With a special emphasis on World War I, we will study popular attitudes toward war, including militarism, imperialism, and pacifism. Consideration is given to Woodrow Wilson’s peace plan and subsequent efforts to end states’ reliance on armed conflict to settle international political disputes. The course also considers the effect of technological change on war, efforts to promote democracy as an antidote to war, humanitarian intervention, and Islam’s tradition of pacifism as a response to jihadism.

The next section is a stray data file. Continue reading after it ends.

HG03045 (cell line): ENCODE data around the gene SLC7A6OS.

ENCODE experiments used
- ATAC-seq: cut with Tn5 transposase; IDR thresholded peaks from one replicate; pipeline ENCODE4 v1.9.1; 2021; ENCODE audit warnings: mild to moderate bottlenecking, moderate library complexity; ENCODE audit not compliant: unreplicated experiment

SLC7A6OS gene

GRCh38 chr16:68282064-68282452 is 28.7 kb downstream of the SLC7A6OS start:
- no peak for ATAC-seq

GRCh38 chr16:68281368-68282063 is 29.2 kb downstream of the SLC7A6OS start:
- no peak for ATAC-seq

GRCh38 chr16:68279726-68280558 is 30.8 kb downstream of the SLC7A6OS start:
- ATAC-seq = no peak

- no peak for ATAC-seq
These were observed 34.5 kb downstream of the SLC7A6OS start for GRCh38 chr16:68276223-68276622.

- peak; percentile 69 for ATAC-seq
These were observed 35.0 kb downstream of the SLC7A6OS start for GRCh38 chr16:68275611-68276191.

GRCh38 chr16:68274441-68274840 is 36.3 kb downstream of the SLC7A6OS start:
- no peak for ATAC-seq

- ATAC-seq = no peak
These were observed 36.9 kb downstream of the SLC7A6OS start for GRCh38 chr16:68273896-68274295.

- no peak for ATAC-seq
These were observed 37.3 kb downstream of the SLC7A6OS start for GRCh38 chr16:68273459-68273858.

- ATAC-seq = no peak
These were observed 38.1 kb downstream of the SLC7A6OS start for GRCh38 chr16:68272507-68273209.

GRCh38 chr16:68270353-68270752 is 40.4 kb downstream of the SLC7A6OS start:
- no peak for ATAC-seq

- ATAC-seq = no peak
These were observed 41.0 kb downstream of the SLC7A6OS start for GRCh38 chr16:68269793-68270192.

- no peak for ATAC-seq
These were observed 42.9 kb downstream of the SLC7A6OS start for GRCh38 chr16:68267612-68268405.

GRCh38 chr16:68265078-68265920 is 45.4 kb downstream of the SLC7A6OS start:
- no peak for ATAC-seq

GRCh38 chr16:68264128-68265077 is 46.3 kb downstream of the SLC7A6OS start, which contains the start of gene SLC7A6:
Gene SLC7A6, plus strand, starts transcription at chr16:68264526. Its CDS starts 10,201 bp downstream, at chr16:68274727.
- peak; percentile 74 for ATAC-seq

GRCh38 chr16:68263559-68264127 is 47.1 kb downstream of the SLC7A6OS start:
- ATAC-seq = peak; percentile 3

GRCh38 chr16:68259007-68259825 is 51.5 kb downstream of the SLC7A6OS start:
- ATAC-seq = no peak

Professors Lou Lombardi (Philosophy) and Jim Marquardt (Politics) will teach MLS 530 War and Peace: Conflict and Human Nature this spring. This course examines how issues of war and peace frame international relations in the modern era.